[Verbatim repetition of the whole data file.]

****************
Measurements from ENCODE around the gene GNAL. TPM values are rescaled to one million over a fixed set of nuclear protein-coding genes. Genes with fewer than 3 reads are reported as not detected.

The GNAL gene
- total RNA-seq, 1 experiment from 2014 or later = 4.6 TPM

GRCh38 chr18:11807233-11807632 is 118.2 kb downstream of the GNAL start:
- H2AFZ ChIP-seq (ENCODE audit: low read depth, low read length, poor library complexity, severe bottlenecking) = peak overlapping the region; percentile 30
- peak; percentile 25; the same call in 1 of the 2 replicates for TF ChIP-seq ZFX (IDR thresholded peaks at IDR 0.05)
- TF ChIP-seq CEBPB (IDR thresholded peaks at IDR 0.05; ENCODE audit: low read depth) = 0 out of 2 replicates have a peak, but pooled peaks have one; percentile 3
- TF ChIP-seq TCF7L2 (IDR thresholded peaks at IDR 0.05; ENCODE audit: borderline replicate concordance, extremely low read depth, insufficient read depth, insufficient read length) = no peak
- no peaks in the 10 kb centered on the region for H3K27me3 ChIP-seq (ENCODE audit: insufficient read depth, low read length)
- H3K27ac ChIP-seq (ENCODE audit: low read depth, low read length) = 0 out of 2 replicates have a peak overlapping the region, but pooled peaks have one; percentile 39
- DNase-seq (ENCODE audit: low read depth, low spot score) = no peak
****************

Measurements from ENCODE around the gene GNAL. TPM values are rescaled to one million over a fixed set of nuclear protein-coding genes. Genes with fewer than 3 reads are reported as not detected.

The GNAL gene
- total RNA-seq, 1 experiment from 2014 or later = 4.6 TPM

GRCh38 chr18:11807233-11807632 is 118.2 kb downstream of the GNAL start:
- H2AFZ ChIP-seq (ENCODE audit: low read depth, low read length, poor library complexity, severe bottlenecking) = peak overlapping the region; percentile 30
- peak; percentile 25; the same call in 1 of the 2 replicates for TF ChIP-seq ZFX (IDR thresholded peaks at IDR 0.05)
- TF ChIP-seq CEBPB (IDR thresholded peaks at IDR 0.05; ENCODE audit: low read depth) = 0 out of 2 replicates have a peak, but pooled peaks have one; percentile 3
- TF ChIP-seq TCF7L2 (IDR thresholded peaks at IDR 0.05; ENCODE audit: borderline replicate concordance, extremely low read depth, insufficient read depth, insufficient read length) = no peak
- no peaks in the 10 kb centered on the region for H3K27me3 ChIP-seq (ENCODE audit: insufficient read depth, low read length)
- H3K27ac ChIP-seq (ENCODE audit: low read depth, low read length) = 0 out of 2 replicates have a peak overlapping the region, but pooled peaks have one; percentile 39
- DNase-seq (ENCODE audit: low read depth, low spot score) = no peak